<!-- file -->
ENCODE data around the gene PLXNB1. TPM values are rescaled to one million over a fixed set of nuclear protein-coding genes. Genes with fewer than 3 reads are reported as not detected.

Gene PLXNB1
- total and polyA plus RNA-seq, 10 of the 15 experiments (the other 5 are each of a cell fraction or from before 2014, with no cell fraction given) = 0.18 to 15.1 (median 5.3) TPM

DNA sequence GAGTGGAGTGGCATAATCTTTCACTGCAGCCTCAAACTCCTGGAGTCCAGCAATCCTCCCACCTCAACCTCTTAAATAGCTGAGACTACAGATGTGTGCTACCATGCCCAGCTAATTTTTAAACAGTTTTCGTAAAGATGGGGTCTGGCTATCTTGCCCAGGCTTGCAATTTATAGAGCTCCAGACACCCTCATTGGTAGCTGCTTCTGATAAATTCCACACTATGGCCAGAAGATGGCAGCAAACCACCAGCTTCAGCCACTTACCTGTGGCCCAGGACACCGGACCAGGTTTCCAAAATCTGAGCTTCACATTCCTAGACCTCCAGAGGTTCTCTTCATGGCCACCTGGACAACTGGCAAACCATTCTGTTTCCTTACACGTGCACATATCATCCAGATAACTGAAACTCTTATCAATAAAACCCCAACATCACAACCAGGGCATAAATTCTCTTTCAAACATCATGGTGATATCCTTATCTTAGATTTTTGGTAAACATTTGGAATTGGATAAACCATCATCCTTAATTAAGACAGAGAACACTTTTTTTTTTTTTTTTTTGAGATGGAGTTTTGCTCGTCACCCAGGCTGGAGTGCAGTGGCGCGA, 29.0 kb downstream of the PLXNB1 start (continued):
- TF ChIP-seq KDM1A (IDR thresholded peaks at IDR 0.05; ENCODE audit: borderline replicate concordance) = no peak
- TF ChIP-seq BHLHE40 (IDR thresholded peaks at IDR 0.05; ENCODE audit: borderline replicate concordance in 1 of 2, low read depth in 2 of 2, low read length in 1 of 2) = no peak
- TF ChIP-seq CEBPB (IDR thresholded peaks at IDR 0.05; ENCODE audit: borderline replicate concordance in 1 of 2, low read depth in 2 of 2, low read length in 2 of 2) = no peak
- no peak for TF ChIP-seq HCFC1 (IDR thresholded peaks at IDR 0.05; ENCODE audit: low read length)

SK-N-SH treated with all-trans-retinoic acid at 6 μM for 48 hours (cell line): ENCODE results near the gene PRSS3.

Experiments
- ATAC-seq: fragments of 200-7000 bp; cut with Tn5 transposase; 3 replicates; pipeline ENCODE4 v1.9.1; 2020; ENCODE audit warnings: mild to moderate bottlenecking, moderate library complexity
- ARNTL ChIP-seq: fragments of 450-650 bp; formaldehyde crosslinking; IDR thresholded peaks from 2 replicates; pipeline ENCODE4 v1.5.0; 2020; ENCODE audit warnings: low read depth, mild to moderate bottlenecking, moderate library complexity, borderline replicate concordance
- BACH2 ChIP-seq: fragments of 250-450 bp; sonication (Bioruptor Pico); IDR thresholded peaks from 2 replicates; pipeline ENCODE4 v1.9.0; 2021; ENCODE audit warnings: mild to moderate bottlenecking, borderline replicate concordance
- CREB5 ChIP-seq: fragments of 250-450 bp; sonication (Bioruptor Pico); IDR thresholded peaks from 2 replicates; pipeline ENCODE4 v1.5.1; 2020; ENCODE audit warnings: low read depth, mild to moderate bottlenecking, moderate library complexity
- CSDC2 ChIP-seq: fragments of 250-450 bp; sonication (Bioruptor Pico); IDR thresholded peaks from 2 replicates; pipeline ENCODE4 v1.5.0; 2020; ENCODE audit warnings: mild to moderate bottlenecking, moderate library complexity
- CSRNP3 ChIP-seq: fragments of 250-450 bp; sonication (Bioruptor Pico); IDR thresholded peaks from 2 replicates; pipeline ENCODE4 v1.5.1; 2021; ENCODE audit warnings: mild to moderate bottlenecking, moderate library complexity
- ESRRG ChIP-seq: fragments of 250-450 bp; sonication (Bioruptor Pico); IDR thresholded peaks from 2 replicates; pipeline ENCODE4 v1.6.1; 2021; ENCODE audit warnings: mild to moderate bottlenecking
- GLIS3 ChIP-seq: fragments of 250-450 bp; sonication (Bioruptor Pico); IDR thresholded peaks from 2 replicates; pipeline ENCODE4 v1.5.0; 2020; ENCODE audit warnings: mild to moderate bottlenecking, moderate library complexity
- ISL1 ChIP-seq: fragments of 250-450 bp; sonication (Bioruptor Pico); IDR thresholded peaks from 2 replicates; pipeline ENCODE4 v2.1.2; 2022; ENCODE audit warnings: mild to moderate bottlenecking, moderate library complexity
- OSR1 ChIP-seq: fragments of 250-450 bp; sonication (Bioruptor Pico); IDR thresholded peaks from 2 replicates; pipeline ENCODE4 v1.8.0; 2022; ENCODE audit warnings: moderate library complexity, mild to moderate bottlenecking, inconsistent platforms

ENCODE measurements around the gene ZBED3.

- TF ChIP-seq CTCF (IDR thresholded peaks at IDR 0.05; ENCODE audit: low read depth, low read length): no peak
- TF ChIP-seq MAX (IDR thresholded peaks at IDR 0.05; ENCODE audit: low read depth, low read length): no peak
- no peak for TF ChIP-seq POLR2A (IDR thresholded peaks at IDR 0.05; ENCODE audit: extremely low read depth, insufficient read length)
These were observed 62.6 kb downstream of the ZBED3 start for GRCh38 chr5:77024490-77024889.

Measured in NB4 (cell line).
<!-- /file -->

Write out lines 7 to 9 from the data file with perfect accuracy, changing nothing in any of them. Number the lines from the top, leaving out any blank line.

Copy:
- TF ChIP-seq CEBPB (IDR thresholded peaks at IDR 0.05; ENCODE audit: borderline replicate concordance in 1 of 2, low read depth in 2 of 2, low read length in 2 of 2) = no peak
- no peak for TF ChIP-seq HCFC1 (IDR thresholded peaks at IDR 0.05; ENCODE audit: low read length)

SK-N-SH treated with all-trans-retinoic acid at 6 μM for 48 hours (cell line): ENCODE results near the gene PRSS3.